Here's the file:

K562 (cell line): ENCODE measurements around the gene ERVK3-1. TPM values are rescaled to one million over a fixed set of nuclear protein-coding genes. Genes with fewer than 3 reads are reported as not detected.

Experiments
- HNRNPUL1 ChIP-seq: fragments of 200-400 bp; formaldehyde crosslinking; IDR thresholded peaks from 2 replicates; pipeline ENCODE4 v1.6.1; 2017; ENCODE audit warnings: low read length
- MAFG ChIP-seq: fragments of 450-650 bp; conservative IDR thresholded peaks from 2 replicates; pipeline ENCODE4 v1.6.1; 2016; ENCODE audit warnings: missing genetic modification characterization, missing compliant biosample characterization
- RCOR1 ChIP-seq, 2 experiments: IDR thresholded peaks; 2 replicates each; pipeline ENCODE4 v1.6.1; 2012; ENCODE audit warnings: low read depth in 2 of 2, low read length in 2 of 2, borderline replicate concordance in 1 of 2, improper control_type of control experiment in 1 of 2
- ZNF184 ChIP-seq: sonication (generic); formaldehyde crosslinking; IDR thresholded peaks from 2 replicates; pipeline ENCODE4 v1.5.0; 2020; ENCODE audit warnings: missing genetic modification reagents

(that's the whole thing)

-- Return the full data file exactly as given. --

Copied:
K562 (cell line): ENCODE measurements around the gene ERVK3-1. TPM values are rescaled to one million over a fixed set of nuclear protein-coding genes. Genes with fewer than 3 reads are reported as not detected.

Experiments
- HNRNPUL1 ChIP-seq: fragments of 200-400 bp; formaldehyde crosslinking; IDR thresholded peaks from 2 replicates; pipeline ENCODE4 v1.6.1; 2017; ENCODE audit warnings: low read length
- MAFG ChIP-seq: fragments of 450-650 bp; conservative IDR thresholded peaks from 2 replicates; pipeline ENCODE4 v1.6.1; 2016; ENCODE audit warnings: missing genetic modification characterization, missing compliant biosample characterization
- RCOR1 ChIP-seq, 2 experiments: IDR thresholded peaks; 2 replicates each; pipeline ENCODE4 v1.6.1; 2012; ENCODE audit warnings: low read depth in 2 of 2, low read length in 2 of 2, borderline replicate concordance in 1 of 2, improper control_type of control experiment in 1 of 2
- ZNF184 ChIP-seq: sonication (generic); formaldehyde crosslinking; IDR thresholded peaks from 2 replicates; pipeline ENCODE4 v1.5.0; 2020; ENCODE audit warnings: missing genetic modification reagents